Materials Performance

MAR 2018

Materials Performance is the world's most widely circulated magazine dedicated to corrosion prevention and control. MP provides information about the latest corrosion control technologies and practical applications for every industry and environment.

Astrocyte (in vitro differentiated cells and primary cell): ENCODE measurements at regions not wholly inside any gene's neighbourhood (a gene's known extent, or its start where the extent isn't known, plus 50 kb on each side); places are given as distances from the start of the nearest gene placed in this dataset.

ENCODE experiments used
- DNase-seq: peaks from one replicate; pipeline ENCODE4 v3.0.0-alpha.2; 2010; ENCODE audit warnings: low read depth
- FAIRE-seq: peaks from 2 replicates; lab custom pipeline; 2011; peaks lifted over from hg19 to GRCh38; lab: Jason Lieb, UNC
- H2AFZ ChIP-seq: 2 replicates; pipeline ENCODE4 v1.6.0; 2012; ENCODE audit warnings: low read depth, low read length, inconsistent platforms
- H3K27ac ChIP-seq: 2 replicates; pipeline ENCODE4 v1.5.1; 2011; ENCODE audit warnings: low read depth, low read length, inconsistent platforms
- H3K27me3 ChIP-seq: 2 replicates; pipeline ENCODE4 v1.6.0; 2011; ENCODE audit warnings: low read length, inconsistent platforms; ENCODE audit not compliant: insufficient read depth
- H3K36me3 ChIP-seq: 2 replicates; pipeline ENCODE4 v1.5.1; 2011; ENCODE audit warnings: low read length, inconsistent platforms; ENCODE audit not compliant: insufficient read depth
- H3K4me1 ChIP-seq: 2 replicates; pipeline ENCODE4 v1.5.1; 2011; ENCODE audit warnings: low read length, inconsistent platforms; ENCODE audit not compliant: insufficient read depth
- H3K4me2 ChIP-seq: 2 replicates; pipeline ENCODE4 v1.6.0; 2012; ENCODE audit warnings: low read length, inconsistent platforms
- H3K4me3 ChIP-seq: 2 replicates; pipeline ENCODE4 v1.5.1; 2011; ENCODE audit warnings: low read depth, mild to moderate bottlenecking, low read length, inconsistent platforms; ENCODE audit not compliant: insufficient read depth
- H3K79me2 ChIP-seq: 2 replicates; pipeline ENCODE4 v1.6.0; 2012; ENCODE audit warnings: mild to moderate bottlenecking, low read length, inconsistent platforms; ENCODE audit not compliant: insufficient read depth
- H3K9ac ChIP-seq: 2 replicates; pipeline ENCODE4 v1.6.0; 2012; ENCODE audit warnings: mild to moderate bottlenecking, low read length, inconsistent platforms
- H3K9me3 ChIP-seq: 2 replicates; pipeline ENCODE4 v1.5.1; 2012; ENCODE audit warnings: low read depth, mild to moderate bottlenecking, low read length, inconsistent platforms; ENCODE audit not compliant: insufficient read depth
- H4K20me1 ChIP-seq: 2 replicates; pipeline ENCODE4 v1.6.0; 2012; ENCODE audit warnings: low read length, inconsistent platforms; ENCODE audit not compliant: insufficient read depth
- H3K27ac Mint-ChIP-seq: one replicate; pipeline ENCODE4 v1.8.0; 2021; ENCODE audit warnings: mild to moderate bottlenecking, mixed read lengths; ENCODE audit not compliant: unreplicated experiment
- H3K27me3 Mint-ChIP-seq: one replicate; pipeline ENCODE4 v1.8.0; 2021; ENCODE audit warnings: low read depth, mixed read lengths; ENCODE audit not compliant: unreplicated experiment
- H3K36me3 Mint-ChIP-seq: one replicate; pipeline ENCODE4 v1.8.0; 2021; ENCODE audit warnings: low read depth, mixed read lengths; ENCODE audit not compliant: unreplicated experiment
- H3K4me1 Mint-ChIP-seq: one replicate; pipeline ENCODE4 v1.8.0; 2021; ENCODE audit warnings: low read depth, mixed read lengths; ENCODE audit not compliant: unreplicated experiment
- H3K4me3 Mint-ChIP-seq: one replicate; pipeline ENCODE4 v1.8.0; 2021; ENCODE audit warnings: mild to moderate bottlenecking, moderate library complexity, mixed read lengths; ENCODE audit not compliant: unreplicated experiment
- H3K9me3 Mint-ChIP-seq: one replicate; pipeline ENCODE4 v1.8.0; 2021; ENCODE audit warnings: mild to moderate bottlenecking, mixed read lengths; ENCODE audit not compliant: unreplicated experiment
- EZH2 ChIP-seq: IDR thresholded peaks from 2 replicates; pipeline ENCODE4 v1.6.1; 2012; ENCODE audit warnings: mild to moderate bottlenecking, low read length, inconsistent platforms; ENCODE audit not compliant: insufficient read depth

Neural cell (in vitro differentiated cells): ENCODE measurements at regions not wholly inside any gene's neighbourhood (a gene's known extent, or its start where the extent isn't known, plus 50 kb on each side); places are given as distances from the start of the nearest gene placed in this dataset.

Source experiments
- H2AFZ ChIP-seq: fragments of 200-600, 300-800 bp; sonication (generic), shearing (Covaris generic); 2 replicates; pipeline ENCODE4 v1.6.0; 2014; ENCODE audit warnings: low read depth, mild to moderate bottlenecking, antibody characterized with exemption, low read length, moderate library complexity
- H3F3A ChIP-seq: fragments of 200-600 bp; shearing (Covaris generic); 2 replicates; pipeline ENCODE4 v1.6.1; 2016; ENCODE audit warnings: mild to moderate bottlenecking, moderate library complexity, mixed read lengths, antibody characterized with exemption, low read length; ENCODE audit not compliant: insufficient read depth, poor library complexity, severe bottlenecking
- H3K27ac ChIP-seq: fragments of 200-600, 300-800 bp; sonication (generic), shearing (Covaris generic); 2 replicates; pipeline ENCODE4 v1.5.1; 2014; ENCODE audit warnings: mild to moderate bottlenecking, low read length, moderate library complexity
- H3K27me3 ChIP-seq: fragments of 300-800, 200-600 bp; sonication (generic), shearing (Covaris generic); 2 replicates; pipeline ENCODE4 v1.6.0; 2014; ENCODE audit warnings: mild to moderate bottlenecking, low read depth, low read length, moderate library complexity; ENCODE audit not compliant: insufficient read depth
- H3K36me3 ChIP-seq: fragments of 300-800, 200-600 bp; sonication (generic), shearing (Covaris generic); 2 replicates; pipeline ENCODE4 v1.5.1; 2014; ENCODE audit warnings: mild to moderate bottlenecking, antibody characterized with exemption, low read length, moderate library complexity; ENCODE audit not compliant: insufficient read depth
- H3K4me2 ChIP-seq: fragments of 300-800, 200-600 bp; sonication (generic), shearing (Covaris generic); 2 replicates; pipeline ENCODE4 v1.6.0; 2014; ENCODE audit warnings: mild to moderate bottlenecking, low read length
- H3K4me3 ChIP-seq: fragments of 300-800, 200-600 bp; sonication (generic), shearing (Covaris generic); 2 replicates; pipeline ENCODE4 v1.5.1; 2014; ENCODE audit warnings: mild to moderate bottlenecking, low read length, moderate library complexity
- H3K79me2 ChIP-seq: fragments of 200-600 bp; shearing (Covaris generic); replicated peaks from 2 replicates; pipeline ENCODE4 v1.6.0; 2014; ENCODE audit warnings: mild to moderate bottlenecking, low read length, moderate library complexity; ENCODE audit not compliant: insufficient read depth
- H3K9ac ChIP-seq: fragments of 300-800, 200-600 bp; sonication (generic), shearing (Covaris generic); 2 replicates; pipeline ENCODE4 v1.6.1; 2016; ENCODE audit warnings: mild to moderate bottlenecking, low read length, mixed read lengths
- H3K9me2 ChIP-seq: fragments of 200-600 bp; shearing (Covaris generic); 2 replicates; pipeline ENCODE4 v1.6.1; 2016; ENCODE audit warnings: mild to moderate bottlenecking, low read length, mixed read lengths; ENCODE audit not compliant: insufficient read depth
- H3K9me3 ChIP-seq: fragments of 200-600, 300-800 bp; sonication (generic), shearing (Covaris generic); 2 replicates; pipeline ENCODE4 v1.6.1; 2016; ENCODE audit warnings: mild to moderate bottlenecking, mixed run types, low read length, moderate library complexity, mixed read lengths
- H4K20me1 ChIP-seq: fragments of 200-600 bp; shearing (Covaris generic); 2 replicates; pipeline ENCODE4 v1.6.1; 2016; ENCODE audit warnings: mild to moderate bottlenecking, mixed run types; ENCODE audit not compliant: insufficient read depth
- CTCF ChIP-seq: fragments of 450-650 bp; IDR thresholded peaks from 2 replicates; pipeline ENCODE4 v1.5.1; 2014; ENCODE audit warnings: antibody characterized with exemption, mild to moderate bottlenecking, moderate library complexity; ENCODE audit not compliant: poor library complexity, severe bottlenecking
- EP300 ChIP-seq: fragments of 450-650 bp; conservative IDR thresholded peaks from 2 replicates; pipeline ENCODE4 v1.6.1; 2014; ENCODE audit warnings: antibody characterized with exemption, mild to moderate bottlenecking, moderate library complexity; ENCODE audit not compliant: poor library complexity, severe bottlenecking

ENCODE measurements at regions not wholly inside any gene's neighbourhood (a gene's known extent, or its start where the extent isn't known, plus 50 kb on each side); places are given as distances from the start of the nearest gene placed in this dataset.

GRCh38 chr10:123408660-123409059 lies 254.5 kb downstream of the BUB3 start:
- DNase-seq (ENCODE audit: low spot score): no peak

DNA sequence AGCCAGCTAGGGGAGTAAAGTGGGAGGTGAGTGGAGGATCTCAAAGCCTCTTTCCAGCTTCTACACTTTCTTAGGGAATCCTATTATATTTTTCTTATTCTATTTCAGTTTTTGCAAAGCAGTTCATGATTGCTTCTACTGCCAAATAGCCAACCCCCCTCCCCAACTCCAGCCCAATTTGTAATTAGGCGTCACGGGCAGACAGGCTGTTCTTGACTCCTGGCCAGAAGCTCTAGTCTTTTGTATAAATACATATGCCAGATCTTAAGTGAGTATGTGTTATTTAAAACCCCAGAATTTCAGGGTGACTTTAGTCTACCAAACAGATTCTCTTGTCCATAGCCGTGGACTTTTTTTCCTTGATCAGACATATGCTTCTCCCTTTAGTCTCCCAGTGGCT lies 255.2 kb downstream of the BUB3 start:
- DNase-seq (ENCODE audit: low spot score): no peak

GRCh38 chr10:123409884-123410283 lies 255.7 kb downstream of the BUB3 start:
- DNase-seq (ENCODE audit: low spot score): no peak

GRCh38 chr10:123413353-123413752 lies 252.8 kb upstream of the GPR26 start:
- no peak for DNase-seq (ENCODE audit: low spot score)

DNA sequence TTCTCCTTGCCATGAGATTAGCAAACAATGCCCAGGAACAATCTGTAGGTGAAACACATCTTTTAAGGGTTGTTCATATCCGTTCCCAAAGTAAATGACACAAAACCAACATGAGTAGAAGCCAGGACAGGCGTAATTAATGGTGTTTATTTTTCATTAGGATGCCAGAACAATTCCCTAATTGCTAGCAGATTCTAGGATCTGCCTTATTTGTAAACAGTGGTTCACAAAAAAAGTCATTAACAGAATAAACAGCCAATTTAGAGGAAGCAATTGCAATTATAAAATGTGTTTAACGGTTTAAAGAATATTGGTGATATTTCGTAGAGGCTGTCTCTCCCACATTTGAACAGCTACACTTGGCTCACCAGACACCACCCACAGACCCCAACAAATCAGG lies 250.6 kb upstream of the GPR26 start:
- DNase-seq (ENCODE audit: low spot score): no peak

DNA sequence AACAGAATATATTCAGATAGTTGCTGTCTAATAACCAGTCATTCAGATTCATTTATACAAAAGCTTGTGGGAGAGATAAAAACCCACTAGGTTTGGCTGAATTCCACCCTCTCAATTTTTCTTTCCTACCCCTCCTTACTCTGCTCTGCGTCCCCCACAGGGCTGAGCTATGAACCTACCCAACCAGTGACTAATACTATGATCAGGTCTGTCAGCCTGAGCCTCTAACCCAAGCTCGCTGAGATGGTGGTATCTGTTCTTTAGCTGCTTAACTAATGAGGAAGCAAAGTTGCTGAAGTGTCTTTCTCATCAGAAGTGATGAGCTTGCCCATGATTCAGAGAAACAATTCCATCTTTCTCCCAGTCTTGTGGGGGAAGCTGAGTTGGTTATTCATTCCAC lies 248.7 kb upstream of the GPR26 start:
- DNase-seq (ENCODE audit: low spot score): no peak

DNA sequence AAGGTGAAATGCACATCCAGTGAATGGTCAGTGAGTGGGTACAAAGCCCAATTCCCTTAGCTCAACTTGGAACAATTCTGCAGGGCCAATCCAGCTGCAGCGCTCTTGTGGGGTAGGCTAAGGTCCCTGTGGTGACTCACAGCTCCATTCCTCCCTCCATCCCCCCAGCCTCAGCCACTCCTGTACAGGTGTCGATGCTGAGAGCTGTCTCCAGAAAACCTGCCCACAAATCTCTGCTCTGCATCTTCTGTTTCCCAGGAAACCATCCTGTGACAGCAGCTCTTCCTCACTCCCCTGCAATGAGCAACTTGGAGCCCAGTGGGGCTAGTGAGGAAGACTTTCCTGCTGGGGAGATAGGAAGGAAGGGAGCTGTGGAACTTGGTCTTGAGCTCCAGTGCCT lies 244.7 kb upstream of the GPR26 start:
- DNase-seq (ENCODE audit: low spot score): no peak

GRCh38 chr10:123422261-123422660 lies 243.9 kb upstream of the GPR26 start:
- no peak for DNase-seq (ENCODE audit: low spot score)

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39 MATERIALS PERFORMANCE: VOL. 57, NO. 3 MARCH 2018 turns to break in continuous torsion (greater ductility) had a lower sus- ceptibility to HE. This supported the continuous torsion requirement in AWWA C301. Susceptibility of Prestressing Wire to HE. The quality of the wire, as expressed by t he nu mber of turns to break in continuous torsion before exposure, substantially af- fects its susceptibility to HE and subsequent fracture (Figure 5). The ductilit y as expressed by continuous torsion appears to be significantly affected by an increase i n wire temperat ure duri ng t he drawing process. 11 Table 1 shows the effect of temperature on continuous torsion. The wire was severely dam- aged at 375°F (190°C). AWWA C301 was revised in 1992 to require that the surface temperature of the wire should not exceed 360°F (182°C) during the drawing process. Table 2 shows the effect of ex- tremely excessive cathodic current of 3.00 A/ft 2 (32.4 A/m 2 ) on pre- stressing wire immersed in a satu- rated Ca(OH) 2 solution for 6 months. The polarization potentials ranged from –1,060 mV CSE to –1,280 mV CSE · Continuous torsion and reduction of area substantially decreased dur- ing the 6 months of exposure, which demonstrated the drastic effect that excessive CP can have on the ductil- ity of the prestressing wire. CP of Severely Corroded Wire at pH 2. Table 3 shows the effect of CP on tensile strength, reduction of area, and hydrogen content of pre- stressing wire maintained at 60% of it s s p e c i f ie d m i n i mu m t e n si le strength in a 0.01 M HCl solution for 2 weeks without CP, simulating an acidic condition possible around severely corroded wire, followed by 2 months at –1,000 mV. Four speci- mens at –1,000 mV did not fail after 24 months of exposure. Figure 6 shows the cross section of a wire specimen exposed to 2 weeks of corrosion plus 2 months at –1,000 mV. Pits caused by t he 2 weeks of corrosion were evident Cathodic Protection Criteria for Prestressed Concrete Pipe—An Update FIGURE 7 Baseline and polarization potentials of PCCP line under CP at 12 µA/ft 2 and 100 µA/ft 2 . FIGURE 8 Simplified diagram to illustrate the CP design concept of a pipeline to meet the minimum and maximum CP criteria. and could be sites for possible frac- tures to occur while under exces- sive levels of CP. C P of L ong it ud i n a l ly Spl it Wire at pH 2. No failures occurred after 20 months of exposure, indi- cating that even severely notched prest ressi ng w i re located i n a n acidic environment prior to expo- sure is not extremely sensitive to HE. Recover y of Ductility. Table 4 shows the effect of CP on the diffu- sion of hydrogen from the wire and recovery of ductility as expressed as reduction of area. The loss of ductility, or embrittlement, is re- versible. A pipeline that is subjected to excessive CP may be returned to service by turning off or reducing the CP level to allow hydrogen to diffuse from the steel. Field Phase The objective of the field phase was to determine the approximate c urrent densit y requirements of PCCP wit h and wit hout supple-

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